Integration Guide For Exchanges
Centralized exchanges will play an important role in helping us reach our goal of making OUSD ubiquitous. We are happy to help any exchange that wants to make OUSD available to its users. We believe OUSD will make a great addition to any exchange that wants to offer both a superior stablecoin and a new high-yield opportunity for their users.
These docs are a great starting point for understanding how OUSD works. Here are some important questions for exchanges that wish to integrate OUSD to consider:
Do you want to participate in the yield that is generated?
We're assuming the answer will be yes and we highly encourage this as well! However, there may be some instances where you would prefer to move fast and list OUSD without participating in the rebasing nature of OUSD since it's the fastest and simplest integration. For exchanges that want to list OUSD, but are strapped for engineering resources, you may want to launch the non-rebasing version first while your engineers make whatever changes are necessary. To make OUSD non-rebasing you can call
rebaseOptOut()from each EOA wallet that holds OUSD, or do nothing if you are storing OUSD on smart contracts. Non-rebasing OUSD behaves just like any other ERC-20 token.
Another option is to list wrapped OUSD (wOUSD) which is a non-rebasing version of OUSD that still earns yield. wOUSD can be wrapped or unwrapped anytime for native OUSD.
Are you storing customer balances on smart contracts (ie. multi-sigs) or EOA wallets?
Any smart contract that is holding OUSD needs to manually opt-in to receive the yield by calling
rebaseOptIn(). This is due to the elastic supply and the rebasing nature of OUSD. Many exchanges sweep customer funds into a multi-sig wallet for cold storage. If you do this, you'll want to make sure that you opt-in to rebasing so that you are always earning.
Are you caching user balances?
OUSD dynamically updates the value returned by the
balanceOf()function on our ERC20 contract. Users' balances will update at unpredictable times as new yield is generated by the protocol. As long as you aren't caching this value, users will always see the correct amount of OUSD that they are holding.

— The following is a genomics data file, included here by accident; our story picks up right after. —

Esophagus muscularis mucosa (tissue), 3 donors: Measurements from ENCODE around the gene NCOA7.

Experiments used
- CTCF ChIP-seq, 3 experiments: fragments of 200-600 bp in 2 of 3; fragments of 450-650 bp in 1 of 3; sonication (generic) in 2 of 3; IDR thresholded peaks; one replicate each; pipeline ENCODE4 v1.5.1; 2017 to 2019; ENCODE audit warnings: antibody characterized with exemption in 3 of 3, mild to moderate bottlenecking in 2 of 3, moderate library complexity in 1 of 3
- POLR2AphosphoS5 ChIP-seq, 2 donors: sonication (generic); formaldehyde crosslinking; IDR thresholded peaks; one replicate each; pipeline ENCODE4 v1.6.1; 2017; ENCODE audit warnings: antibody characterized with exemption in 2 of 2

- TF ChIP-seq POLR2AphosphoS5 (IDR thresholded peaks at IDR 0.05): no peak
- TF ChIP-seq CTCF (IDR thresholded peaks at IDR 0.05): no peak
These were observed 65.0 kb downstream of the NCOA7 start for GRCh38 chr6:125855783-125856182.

It's important to note that while OUSD is a rebasing token, user balances will only rebase in a positive direction (your balance will never go down). This makes things a lot simpler than integrating with other rebasing coins like AMPL or other algo-stables.
Are you comingling user funds?
If you are comingling funds, you'll want to be sure that each user gets their pro-rata amount of the yield that is generated by the protocol. Probably the easiest way to do this is to track each user's balance as a percentage of a pool instead of as a fixed amount.
Are you planning to provide liquidity?
The Origin team is often willing to provide a market maker and initial liquidity for exchanges that wish to integrate OUSD. There are also 9 figures worth of liquidity available on decentralized exchanges like Curve.
If you are interested in using OUSD to power your own staking or earning program, you will probably want to be able to access OUSD on demand. OUSD can always be minted or redeemed using the Origin Dollar DApp, or directly from the OUSD smart contracts. If you are planning on providing liquidity yourself, you should be aware that the exact amount of OUSD you will receive in exchange for your USDT, USDC, or DAI depends on the current exchange rates as determined by the oracles. If you are planning on redeeming OUSD for the underlying stablecoins, you should know there is a 0.25% exit fee and OUSD will return a basket of stable coins in proportion to the backing stablecoins in the pool. We encourage exchanges to leverage existing pools of liquidity to avoid those fees. If possible, mints or redeems should be done in large batches for maximum efficiency.